The National Commissions Law changed the name of the state authority regulating telecommunications from "National Commission on Communications Regulation" to "National Commission Conducting State Regulation in the Area of Communications and Informatization" (the "National Commission"). Along with the change of the official name of the National Commission, the law has enlarged the latter's powers. Notably, the power to regulate informatization activities and all powers of the now-defunct State Inspection for Communications in the Area of State Supervision over Telecommunications Market have been added to the powers of the National Commission. Accordingly, all references to the State Inspection for Communications in the relevant laws have been deleted.
In addition, the new laws have introduced the following changes aimed at simplifying access to telecommunications services market:the activities on the provision of local, long distance and overseas telecommunication channels for their usage were excluded from the list of activities in the area of telecommunications, which are subject to licensing.
Therefore, the list of licensed telecommunication activities has been reduced from eleven to eight items. It should be noted, however, that the Market Access Law in the effective wording does not fully meet the expectations of telecommunications market players, because the initial plan was to reduce the number of licensed activities to four.the laws change the procedure for entering the business entities intending to conduct their activities in the telecommunications sector into the Register of Telecommunications Operators and Providers (the "Register").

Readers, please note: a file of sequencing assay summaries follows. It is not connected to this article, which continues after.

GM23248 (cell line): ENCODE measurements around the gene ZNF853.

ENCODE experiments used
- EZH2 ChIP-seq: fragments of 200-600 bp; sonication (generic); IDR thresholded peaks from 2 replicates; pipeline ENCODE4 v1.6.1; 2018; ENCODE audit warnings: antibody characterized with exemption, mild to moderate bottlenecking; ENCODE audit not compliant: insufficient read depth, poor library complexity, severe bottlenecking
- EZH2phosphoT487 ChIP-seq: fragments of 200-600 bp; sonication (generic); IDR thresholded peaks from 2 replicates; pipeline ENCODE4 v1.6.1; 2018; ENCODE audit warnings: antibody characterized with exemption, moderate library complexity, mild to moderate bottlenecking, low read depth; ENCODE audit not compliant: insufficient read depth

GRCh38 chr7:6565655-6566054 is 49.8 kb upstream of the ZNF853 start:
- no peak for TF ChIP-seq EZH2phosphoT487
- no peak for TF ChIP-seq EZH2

According to the new rules, business entities wishing to work in the telecommunications sector and to engage in activities that require a license, must submit to the National Commission an application for license and a set of accompanying documents together with an application for entry into the Register.
The Market Access Law has also abolished the procedure for notification about the commencement of activities in the telecommunications sector. Under this procedure, now abolished, businesses intending to conduct activities in the telecommunications sector had to notify the National Commission about commencement of their activities, and the National Commission had to enter such businesses into the Register upon receipt of such notices. Under the new rules, instead of notifying about commencement of activities the businesses must apply to be entered into the Register.the Law authorizes the National Commission to enact Rules on Conducting the Activities in Telecommunications Sector, which will include a list of organizational, qualification, and technological requirements, mandatory for providers operating in the telecommunications sector.
Previously, the law provided for the enactment of special requirements (licensing conditions) only for those operators engaged in the telecommunications sector on the basis of a relevant license.the term of permit for the use of a number resource to conduct non-licensed activity is stipulated to be at least five years.
The Law now stipulates providers' right to use the number resource. At the same time, the Market Access Law failed to amend certain provisions of the Law of Ukraine "On Telecommunications" which in effect block the possibility for providers to obtain the number resource. It is hoped that this inconsistency will be eliminated by future legislative amendments.the Law introduces the principle of technological neutrality as regards the provision of generally available (universal) telecommunications services.
In particular, it stipulates that operators must provide universal telecommunications services using wire and wireless access technologies. Previously, the Law provided for the use of wire access technologies only. Moreover, the Law on Simplification of Market Access empowers the National Commission to impose the requirements to develop and provide generally available telecommunications services not only upon operators which enjoy monopoly (dominant) position, but also upon operators, which have a significant privilege on the relevant market.
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Anna Novodvorska, Associate